Could lead to wearable electronic devices based on MoS2 that are transparent, extremely light, and very bendable and stretchable
October 16, 2014

Positive and negative polarized charges are squeezed from a single layer of atoms, as it is being stretched. (Credit: Lei Wang / Columbia Engineering)

Researchers from Columbia Engineering and Georgia Institute of Technology reported Wednesday (Oct. 15) that they have made the first experimental observation of piezoelectricity (generation of electricity from mechanical stress) and the piezotronic effect (using piezoelectricity as a semiconductor gate to control current flow in a device) in an atomically thin material, molybdenum disulfide (MoS2) — potentially resulting in devices that are optically transparent, extremely… read more

Mars One design not feasible, MIT researchers find

October 15, 2014

The non-profit company Mars One plans to establish the first human settlement on Mars by 2025. Pictured is an artist's rendering of a series of habitats. Solar panels (in the foreground), would supply the colony's electricity, while a system to extract water from the soil (in the background) would supply drinking water. (Credit: Bryan Versteeg / Mars One)

MIT researchers have developed a detailed settlement-analysis tool to assess the feasibility of the Mars One plans to establish the first human colony on Mars by 2025,  finding that new technologies will be needed to keep humans alive on Mars.

Mars One —  considered by some to be essentially a Dutch-made reality TV show — claims that the entire mission can be built upon technologies that already… read more

Hypersensitive ‘smart’ material created from neural proteins

October 15, 2014

The height of the new protein brush, made from neurofilament-derived proteins, can be precisely controlled with protein-digesting enzymes, or proteases. The protease thrombin cut the brush superficially at the red cross marks, resulting in a negligible change to the height of the brush. The protease clostripain cut the brush much more deeply at the yellow cross marks, and thus had a more measurable effect on height. (Credit: Sanjay Kumar)

UC Berkeley scientists have taken proteins from nerve cells and used them to create a “smart” material that is extremely sensitive to its environment.

This marriage of materials science and biology could give birth to a flexible, sensitive coating that is easy and cheap to manufacture in large quantities.

The work, published Oct. 14 in the journal Nature Communications, could lead to new types of biological sensors, flow… read more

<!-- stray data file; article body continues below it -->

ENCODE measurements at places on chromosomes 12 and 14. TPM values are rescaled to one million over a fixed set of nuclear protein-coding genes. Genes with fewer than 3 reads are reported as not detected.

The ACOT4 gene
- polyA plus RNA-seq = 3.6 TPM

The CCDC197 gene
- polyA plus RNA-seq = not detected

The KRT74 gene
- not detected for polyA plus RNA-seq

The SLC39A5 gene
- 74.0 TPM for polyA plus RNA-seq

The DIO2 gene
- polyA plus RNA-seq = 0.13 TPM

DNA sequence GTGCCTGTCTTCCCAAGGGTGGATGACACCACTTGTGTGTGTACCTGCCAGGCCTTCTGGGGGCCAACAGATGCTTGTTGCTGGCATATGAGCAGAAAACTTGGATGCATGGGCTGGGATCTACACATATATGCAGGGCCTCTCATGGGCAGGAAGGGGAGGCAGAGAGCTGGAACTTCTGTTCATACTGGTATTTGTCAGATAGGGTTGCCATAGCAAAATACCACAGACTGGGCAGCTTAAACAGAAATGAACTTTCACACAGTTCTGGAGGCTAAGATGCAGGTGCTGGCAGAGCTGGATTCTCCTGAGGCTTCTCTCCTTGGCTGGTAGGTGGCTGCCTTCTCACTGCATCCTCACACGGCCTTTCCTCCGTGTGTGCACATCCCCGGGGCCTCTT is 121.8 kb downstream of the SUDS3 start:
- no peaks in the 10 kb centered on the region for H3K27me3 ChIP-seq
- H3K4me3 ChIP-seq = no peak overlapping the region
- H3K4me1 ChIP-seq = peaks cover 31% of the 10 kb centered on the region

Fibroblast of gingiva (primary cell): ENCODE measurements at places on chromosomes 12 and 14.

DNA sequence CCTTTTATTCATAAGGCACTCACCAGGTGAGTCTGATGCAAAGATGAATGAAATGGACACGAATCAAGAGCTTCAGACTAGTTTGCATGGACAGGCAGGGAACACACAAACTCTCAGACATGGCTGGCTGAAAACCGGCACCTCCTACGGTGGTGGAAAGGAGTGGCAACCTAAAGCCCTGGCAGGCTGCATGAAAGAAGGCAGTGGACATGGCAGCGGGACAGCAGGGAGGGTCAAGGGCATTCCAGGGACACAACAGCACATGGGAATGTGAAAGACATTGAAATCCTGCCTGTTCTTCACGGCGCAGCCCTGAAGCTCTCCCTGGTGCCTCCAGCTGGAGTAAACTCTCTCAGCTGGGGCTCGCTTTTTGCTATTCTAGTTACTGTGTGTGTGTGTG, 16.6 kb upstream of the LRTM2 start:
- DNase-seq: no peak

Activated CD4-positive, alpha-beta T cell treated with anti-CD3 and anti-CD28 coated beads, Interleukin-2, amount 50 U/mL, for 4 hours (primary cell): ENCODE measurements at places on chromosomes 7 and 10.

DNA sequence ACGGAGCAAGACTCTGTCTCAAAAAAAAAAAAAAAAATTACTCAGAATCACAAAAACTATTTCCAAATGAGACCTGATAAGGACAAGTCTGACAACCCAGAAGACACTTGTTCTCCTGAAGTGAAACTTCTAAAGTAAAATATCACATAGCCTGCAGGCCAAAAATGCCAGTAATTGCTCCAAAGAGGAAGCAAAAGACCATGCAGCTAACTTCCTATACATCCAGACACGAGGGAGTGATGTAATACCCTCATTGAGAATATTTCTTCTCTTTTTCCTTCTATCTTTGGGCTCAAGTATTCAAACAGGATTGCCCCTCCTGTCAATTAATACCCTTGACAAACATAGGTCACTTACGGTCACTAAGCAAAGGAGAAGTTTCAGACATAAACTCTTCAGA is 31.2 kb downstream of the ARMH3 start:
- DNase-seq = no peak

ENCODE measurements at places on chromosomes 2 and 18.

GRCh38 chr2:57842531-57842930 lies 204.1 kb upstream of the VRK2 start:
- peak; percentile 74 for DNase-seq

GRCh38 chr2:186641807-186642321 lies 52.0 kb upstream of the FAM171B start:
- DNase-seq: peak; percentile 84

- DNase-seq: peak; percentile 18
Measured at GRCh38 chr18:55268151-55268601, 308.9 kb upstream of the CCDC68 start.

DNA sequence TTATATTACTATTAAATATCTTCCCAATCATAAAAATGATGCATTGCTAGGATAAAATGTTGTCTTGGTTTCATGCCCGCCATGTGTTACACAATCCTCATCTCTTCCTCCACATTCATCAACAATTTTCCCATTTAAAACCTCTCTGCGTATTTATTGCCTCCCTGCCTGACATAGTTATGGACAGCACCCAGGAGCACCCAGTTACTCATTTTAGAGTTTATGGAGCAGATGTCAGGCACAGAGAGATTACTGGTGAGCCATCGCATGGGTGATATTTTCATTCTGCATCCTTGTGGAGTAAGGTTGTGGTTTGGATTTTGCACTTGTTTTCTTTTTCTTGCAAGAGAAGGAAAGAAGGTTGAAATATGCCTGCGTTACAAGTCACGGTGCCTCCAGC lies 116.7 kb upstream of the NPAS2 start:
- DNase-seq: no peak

Creating e-noses using fruit flies

"Surprisingly capable of distinguishing chemicals that they have not evolved to process"
October 15, 2014

Schematic of olfactory sensory functions in a fly's head (credit: Thomas Nowotny et al./Bioinspiration and Biomimetics)

The “nose” (sensors on the antennas) of the common fruit fly (drosophila melanogaster) could soon be used to detect illegal drugs and explosives, based on new research that has revealed the fly’s impressive ability to detect a wide range of smells, as described in an open-access paper published today (October 15) in the  journal Bioinspiration and Biomimetics.

The researchers, from the University of Sussex, Monash University, and… read more

Bioinspired coating for medical devices avoids clotting and suppresses bacterial infection

Repels blood and bacteria, including biofilms
October 15, 2014

This Scanning Electron Microscope (SEM) image shows how red blood cells coagulate to form a blood clot, which is a common and life-threatening risk associated with the use of implanted medical devices. (Credit: James Weaver, Harvard’s Wyss Institute)

A team of Harvard scientists and engineers has developed a new surface coating for medical devices that in tests repelled blood from more than 20 medically relevant substrates and also suppressed biofilm formation.

The study was reported in Nature Biotechnology.

Avoiding blood clotting and bacterial infcction

The problem they addressed was that any device implanted in the body (or in contact with flowing blood) could result in… read more

Microrobots armed with new force-sensing system to probe cells

October 14, 2014

This image shows a "microforce-sensing mobile microrobot" juxtaposed against a U.S. penny. The device is being developed at Purdue University  (Credit: Purdue University)

Purdue University researchers have designed and built a “vision-based micro force sensor end-effector” to measure forces on cells by being attached to microrobots, like a tiny nose.

A camera is used to measure the probe’s displacement while it pushes against cells, allowing for a simple calculation that reveals the force applied. Researchers already know the stiffness of the probe. When combined with displacement, a simple calculation reveals the force… read more

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Latest blog posts

Ask Ray | Article on integrating digital media into children’s lives by my wife Sonya Kurzweil, PhD

August 21, 2014

(credit: iStockphoto)

Dear readers,

I want to share some articles written by my wife, Sonya Kurzweil, PhD who is a psychologist in private practice and clinical instructor in Psychology at Harvard Medical School. Sonya’s medical expertise is women, children, parents and families.

She is interested in the way that digital media can be integrated into the lives of children and teens.

Her recent essays on parenting and digital technology… read more

Are copyrighted works only by and for humans?

The copyright Planet of the Apes and robots
August 20, 2014 by Mark A. Fischer

Macaca nigra self-portrait (credit: Wikimedia Commons)

Why should humans own all the world’s copyrights? The question is prompted by a photograph that’s made worldwide news. In Indonesia, a female crested black macaque monkey picked up a camera owned by photographer David Slater.

I won’t focus much on the story of the monkey and her selfie because that topic has already been well-discussed in the media. Yet the story sets the table for more… read more

‘The end of work’ with Ray Kurzweil, Andrew McAfee, Chris Lydon [UPDATE: podcast available]

July 31, 2014

Radio Open Source - The End of Work - one

The jobless economy: a fully automated, engineered, robotic system that doesn’t need you, or me either. Anything we can do, machines can do better — surgery, warfare, farming, finance. What’s to do? Shall we smash the machines, or go to the beach, or finally learn to play the piano?

Economists predict that 50% of US jobs could be automated in a decade or two. Big fun show with… read more